Today, Billie is a senior in high school excited about going to college and hoping to be a family practice physician someday. Billie is still in therapy, and struggles from time to time with anxiety and depression. But weight is in a healthy range, and Billie is back to doing enjoyable hobbies like playing video games, trying out new makeup styles and scarfing down hot Cheetos with friends.
Recognize the warning signs and take action
Billie wants to share this story with others who are struggling with an eating disorder so that they don’t feel so alone. As a podcaster for #Talk2BeWell, the podcast hosted by the #Work2BeWell student advisory council, Billie can spread the message of hope. Work2BeWell is a youth-driven, grassroots movement that empowers students to take action and increase awareness around emotional and mental well-being. Some of Billie’s best pieces of advice include:
- Don’t be ashamed if you have an eating disorder. It can be hard to reach out, but if you do, it’ll be the most important step of your life.
- Life is too short to count your calories! They are simply the fuel you need to do what you love, and they won’t hurt you.
- If you relapse, don’t give up. Just keep trying and trying.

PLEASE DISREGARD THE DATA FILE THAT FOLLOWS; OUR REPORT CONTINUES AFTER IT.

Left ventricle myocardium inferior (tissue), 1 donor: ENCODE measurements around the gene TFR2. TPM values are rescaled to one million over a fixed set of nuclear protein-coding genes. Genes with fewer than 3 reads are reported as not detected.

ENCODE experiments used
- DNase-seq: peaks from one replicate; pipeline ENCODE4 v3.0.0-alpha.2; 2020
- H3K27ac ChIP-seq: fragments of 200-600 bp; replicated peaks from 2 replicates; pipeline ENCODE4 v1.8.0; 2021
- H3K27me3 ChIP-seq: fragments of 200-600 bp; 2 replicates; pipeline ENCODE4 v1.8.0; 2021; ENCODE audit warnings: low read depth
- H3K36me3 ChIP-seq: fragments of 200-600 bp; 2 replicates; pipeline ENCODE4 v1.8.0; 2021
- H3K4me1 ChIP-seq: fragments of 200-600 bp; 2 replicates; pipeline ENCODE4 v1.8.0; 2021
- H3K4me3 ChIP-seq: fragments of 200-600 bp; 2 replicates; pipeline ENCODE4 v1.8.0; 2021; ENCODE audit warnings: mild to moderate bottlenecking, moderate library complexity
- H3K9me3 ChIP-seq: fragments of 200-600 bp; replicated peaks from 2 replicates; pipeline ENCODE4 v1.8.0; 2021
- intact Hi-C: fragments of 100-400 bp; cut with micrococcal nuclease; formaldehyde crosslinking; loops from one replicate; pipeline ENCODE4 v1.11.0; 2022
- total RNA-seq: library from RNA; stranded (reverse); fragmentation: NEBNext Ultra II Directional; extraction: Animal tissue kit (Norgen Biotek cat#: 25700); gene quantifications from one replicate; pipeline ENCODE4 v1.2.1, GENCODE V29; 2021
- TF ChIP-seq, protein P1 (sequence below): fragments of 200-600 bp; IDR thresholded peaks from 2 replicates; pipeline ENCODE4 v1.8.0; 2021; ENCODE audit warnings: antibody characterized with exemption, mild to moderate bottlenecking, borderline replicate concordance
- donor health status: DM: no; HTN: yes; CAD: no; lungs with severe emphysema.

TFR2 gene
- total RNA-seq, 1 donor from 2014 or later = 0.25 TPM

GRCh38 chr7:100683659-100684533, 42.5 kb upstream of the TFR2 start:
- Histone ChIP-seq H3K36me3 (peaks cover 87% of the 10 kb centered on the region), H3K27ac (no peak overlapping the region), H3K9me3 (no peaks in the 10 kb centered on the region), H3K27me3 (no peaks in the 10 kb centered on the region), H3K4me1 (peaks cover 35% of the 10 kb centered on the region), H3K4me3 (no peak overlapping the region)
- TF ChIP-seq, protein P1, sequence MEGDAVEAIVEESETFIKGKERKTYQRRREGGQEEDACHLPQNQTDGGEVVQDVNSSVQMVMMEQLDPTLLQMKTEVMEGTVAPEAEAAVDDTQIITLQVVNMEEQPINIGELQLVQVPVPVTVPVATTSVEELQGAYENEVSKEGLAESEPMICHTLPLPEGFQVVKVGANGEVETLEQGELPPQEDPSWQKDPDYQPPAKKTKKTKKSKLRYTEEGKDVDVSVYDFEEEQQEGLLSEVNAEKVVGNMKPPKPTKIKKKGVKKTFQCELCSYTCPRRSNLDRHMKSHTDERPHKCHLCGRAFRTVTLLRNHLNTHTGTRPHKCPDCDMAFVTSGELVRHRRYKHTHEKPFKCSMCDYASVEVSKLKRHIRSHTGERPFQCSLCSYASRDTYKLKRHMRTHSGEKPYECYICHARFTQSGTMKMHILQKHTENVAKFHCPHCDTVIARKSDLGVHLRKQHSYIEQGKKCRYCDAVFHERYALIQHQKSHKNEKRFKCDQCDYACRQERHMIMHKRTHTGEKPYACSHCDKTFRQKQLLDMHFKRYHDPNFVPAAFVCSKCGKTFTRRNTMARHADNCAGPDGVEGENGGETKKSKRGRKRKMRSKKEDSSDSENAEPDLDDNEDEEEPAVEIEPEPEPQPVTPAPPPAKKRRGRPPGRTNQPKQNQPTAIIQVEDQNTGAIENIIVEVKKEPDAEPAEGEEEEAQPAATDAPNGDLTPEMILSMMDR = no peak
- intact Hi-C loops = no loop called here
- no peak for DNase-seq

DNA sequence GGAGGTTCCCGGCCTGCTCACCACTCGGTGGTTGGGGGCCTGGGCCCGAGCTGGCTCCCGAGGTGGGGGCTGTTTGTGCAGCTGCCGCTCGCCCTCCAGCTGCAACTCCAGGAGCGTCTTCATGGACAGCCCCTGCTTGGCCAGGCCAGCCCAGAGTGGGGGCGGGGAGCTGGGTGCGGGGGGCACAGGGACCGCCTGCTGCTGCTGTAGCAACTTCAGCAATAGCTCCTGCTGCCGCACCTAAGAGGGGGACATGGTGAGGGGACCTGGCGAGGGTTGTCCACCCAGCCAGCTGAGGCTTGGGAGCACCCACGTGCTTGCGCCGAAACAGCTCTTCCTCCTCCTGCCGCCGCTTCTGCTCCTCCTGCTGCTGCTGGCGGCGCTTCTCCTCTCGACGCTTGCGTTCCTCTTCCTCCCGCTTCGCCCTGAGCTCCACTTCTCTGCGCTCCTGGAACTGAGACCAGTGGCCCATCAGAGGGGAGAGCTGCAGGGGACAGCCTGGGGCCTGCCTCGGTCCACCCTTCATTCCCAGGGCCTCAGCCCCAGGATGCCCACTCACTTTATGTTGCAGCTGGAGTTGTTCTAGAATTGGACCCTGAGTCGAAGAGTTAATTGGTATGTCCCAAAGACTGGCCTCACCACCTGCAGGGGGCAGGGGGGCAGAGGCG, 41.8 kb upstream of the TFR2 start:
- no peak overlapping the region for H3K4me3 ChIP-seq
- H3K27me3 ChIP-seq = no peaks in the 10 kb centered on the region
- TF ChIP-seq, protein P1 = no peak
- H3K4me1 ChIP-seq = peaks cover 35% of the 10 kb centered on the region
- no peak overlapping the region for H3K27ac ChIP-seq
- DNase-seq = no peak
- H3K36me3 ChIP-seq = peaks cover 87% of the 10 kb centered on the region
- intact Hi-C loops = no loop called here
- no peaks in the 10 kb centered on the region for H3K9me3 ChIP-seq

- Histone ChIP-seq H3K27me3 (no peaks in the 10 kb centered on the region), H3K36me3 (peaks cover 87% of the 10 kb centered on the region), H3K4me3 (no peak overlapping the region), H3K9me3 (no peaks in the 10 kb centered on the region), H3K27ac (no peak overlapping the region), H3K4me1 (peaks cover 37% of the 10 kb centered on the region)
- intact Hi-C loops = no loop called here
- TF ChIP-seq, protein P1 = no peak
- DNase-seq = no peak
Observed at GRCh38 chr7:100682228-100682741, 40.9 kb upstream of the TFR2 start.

Life is too short to count your calories! They are simply the fuel you need to do what you love, and they won’t hurt you.
“When people like Billie speak out, it breaks down the stigma and shame around eating disorders, which are pretty common in our society,” Dr. Henderson says. “Help is out there for those who need it.”
Dr. Henderson says that the warning signs of an eating disorder vary but can include:
- Routinely skipping meals
- Extreme dieting
- Self-induced vomiting
- Use of laxatives, stimulants or diuretics
- Extended fasting
If that describes behavior you or someone you care about engages in regularly, it’s time to seek professional assistance. The Providence eating disorder programs for adolescents and adults offers diagnostic evaluation, informational meetings and treatment.
Find a doctor
Concerned about yourself or a loved one who may be struggling with an eating disorder? A Providence provider can help. Search our provider directory to find a mental health professional or nutritionist in your area.
How do you support a loved one who has an eating disorder? Share your experiences with #supportinthestruggle @psjh. Also catch up on recent podcasts on eating disorders and youth mental health at #Work2BeWell
This information is not intended as a substitute for professional medical care. Always follow your healthcare professional's instructions.